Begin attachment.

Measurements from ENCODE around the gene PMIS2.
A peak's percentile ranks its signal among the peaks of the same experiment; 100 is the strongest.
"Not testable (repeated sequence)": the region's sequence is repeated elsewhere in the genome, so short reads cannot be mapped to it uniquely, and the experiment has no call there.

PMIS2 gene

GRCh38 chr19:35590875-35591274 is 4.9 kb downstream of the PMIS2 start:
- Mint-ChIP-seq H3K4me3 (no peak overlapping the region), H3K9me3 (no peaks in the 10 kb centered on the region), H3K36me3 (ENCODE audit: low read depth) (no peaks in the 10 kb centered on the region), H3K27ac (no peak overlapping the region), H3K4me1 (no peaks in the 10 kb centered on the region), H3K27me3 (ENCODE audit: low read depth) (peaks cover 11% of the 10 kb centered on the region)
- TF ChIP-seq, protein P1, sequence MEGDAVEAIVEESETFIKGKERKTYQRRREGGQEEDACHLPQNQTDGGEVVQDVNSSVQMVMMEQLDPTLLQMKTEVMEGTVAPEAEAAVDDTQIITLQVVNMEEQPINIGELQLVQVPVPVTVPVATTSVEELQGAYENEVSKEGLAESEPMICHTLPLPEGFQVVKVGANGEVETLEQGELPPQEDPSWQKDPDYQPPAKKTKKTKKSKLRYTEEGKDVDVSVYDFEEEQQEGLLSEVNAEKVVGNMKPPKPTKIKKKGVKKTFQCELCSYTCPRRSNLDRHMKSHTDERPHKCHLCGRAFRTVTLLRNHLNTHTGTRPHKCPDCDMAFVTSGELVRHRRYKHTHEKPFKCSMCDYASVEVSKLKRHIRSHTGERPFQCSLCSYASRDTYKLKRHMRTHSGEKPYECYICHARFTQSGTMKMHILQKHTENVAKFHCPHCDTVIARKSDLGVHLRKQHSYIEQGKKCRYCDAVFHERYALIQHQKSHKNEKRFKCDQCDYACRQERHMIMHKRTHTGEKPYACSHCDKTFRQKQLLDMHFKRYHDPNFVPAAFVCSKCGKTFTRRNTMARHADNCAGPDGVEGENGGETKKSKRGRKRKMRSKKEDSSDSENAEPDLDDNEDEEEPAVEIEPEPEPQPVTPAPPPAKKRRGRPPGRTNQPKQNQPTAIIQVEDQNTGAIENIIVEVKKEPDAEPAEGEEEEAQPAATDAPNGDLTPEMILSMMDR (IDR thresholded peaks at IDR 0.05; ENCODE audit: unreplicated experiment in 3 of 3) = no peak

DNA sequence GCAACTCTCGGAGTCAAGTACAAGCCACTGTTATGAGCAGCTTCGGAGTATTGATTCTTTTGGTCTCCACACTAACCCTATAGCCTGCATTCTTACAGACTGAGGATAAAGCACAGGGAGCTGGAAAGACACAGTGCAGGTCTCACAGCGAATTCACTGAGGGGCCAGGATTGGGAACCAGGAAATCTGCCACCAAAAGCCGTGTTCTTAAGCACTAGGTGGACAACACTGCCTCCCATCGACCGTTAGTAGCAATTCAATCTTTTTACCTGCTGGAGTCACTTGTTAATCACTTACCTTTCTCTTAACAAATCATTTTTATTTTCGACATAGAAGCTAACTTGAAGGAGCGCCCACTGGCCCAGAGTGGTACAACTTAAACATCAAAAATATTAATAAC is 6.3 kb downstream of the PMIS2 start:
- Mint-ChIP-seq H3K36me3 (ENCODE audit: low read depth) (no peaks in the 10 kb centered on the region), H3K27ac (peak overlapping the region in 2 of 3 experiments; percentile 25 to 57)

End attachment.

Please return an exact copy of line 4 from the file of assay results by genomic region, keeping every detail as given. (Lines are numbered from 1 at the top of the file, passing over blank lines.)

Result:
PMIS2 gene